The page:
"Enjoy the college experience, enjoy the college environment, because the rest of it is work. It’s not about family, it’s about business. So enjoy it."

The only thing that doesn’t change is change itself.

The powers that be in JUCO basketball recently decided that two summer “shootouts” needed to be changed.  They decided that instead, there would be a summer and a fall shootout.  I do not have the dates yet but best guess out there is that the summer “shootout” will be held in July and the fall “shootout” will be held in September.  The new format still will give the participants a total of 8 games.

The changes will lead to intended and unintended consequences

  1. The players will have something to look forward to in the formally empty basketball months of August, September, October.
  2. The summer shootouts, though interesting, do not give a a clear picture how good/bad a team is going to be in the season to come.  Most teams have only a portion of their players by summer shootout time.  By September, the JUCO’s squads will be set as the players will be attending classes and a much clearer picture of the team will be available.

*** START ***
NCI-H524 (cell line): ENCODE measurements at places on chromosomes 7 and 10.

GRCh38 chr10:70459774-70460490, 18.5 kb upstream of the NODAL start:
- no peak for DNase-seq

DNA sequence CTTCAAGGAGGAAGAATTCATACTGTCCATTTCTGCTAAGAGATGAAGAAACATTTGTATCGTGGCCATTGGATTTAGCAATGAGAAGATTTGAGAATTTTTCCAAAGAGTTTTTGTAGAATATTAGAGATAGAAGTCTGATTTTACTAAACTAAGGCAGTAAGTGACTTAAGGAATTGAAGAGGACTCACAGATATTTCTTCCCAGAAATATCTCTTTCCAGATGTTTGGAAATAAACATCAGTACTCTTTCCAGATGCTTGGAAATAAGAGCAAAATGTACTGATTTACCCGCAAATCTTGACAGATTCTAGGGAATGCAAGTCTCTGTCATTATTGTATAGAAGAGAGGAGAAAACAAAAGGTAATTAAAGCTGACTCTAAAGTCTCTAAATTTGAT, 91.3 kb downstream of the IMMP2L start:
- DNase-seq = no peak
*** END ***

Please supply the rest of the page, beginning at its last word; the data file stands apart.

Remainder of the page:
3. I’ve been told that the main reason we have the shootouts is to provide a forum for university scouts to observe the players.  The July time frame is tremendously busy with high school tournaments so hopefully the fall (September) will work better for the scouts. 
  4. JUCO’s will only be allowed to attend only one summer tournament so it will be doubtful that any one will even attempt to compete against the for-profit tournament put on by Gerry Freitas of Hoopreview in July at Cerritos College.   Additionally, Freitas also puts on a NorCal Summer Shootout so the chances of northern teams coming down south for the summer shootout is unlikely. 

As I wrote this piece, I started thinking about the the “Good ol’ Days” of JUCO basketball, where there was no limitations on the number of games teams could play.  Spring, Summer and Fall were full of “scrimmages” , tournaments and I remember JUCO’s playing prep schools and NAIA schools.  Great fun and the experience the JUCO players received was tremendous.  That was all shut down a few years ago and if my memory serves me right it was shut down due to any number of reported reasons;

  1. The NCAA did not allow it.
  2. It was too expensive.
  3. The CCCAA did not allow it. 
  4. Some of the coaches thought it wasn’t fair as certain teams were getting more games than they were.  Some JUCO coaches like a few months off during the summer. 
  5. Legal issues etc.
  6. AAU teams were unhappy about it.
  7. It affected student academics(snicker).
  8. University coaches wanted all of the JUCO teams playing in one place so they could more easily scout the players.